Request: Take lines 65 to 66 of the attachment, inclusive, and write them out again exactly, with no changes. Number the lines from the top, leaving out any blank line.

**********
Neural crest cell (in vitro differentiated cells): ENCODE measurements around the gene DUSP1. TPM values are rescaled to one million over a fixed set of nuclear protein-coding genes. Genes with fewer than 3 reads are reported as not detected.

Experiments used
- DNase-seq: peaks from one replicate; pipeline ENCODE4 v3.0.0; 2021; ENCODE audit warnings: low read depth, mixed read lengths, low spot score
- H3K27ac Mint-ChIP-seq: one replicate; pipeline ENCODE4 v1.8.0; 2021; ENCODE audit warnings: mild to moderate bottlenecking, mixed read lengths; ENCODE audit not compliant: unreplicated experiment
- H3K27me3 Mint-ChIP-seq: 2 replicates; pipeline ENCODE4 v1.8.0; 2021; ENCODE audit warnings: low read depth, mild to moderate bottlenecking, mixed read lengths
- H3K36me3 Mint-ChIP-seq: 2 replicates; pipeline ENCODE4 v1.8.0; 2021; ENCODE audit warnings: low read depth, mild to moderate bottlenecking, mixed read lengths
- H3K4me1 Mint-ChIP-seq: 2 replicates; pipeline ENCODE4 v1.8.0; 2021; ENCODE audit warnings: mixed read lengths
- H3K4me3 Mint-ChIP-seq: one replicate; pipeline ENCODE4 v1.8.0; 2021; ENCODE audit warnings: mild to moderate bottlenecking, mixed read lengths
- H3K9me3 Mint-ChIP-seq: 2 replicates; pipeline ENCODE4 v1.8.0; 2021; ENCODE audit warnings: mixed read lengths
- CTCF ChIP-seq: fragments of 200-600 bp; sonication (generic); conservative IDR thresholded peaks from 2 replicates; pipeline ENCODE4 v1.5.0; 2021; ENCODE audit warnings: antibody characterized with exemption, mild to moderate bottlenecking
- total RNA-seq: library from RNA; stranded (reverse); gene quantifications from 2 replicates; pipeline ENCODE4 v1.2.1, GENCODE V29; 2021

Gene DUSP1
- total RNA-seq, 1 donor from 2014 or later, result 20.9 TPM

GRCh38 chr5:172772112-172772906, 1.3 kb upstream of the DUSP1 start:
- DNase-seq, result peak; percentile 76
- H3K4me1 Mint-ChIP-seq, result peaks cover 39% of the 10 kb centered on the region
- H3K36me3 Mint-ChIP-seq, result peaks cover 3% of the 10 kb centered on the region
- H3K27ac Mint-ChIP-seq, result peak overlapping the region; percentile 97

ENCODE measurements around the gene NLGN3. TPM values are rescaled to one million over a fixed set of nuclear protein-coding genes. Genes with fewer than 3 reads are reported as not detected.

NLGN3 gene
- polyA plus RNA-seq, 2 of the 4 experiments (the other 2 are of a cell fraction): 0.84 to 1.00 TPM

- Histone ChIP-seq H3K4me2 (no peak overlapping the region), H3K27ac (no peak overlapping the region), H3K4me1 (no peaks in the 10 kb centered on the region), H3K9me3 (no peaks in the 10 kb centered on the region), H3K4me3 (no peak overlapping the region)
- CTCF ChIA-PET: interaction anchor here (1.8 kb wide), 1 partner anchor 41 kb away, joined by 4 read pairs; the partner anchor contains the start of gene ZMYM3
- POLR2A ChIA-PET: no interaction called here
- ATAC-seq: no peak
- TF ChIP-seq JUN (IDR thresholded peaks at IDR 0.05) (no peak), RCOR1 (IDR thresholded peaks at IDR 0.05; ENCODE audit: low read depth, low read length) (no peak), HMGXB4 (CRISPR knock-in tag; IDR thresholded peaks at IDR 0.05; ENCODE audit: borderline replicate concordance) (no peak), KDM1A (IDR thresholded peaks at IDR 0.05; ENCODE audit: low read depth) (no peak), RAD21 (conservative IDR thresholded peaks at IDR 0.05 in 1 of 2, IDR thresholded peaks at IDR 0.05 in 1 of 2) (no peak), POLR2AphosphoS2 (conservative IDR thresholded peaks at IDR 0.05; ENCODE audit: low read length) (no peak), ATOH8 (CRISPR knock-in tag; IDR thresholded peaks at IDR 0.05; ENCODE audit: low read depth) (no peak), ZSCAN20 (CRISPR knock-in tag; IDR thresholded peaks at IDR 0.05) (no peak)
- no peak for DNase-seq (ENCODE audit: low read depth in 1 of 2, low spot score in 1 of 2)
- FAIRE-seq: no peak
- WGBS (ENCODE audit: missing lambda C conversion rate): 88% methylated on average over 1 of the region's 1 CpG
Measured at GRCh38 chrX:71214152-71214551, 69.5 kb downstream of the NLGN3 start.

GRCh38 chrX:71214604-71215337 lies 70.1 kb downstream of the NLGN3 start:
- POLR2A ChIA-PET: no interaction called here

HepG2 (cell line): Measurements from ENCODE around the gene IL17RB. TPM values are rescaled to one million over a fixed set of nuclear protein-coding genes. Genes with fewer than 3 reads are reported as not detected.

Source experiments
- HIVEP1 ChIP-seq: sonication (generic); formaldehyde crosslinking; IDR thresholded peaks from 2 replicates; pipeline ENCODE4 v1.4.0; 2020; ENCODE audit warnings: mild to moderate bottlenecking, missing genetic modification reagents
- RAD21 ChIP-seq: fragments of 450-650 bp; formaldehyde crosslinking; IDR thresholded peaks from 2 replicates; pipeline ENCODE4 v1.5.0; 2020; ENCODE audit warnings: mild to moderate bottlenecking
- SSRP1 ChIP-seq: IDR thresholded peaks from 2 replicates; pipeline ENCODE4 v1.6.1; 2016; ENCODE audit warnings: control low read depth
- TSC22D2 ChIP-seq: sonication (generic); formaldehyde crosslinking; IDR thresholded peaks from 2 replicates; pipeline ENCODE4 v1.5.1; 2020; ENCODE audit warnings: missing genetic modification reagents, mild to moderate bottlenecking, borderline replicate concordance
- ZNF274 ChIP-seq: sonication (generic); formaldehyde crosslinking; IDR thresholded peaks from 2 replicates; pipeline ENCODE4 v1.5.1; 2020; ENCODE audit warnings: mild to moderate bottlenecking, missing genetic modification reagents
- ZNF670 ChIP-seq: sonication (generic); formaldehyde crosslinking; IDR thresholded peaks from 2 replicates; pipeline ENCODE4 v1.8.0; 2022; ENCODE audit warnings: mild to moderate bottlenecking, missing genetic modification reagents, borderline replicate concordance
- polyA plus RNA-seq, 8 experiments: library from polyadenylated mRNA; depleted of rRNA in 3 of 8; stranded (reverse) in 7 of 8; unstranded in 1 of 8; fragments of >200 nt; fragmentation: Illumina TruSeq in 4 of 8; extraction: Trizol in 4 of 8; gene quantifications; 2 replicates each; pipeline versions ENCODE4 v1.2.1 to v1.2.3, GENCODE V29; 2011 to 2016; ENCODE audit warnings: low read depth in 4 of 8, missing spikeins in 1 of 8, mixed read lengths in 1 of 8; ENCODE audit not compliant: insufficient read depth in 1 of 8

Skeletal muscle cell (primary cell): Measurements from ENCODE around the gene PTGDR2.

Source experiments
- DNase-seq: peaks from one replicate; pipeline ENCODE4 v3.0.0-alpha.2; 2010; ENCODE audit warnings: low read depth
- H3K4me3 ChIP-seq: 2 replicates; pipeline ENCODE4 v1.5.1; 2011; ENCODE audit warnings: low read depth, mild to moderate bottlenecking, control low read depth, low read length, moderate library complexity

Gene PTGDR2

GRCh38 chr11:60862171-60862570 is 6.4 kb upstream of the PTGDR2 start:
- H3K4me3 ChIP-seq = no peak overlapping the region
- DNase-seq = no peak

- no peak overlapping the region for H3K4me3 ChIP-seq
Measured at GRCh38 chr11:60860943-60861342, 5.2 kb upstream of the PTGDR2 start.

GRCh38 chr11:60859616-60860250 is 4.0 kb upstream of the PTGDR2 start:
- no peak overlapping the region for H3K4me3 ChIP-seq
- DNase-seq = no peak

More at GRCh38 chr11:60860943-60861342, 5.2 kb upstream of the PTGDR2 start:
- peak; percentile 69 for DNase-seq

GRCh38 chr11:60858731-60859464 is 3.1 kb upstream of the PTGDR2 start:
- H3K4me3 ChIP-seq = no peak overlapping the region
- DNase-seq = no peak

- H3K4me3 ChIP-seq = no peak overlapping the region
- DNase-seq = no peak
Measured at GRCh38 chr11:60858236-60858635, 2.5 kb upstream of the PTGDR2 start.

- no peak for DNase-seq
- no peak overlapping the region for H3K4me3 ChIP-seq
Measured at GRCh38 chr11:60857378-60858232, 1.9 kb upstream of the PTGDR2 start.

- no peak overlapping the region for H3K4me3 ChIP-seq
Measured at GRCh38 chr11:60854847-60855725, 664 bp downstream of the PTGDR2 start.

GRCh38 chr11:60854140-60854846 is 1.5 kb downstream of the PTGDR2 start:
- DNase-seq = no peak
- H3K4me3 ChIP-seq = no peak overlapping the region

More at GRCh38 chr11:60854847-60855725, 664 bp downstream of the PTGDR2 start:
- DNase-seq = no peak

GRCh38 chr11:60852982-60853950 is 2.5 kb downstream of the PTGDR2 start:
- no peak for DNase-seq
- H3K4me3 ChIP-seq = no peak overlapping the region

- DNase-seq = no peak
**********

Measured at GRCh38 chr11:60857378-60858232, 1.9 kb upstream of the PTGDR2 start.

- no peak overlapping the region for H3K4me3 ChIP-seq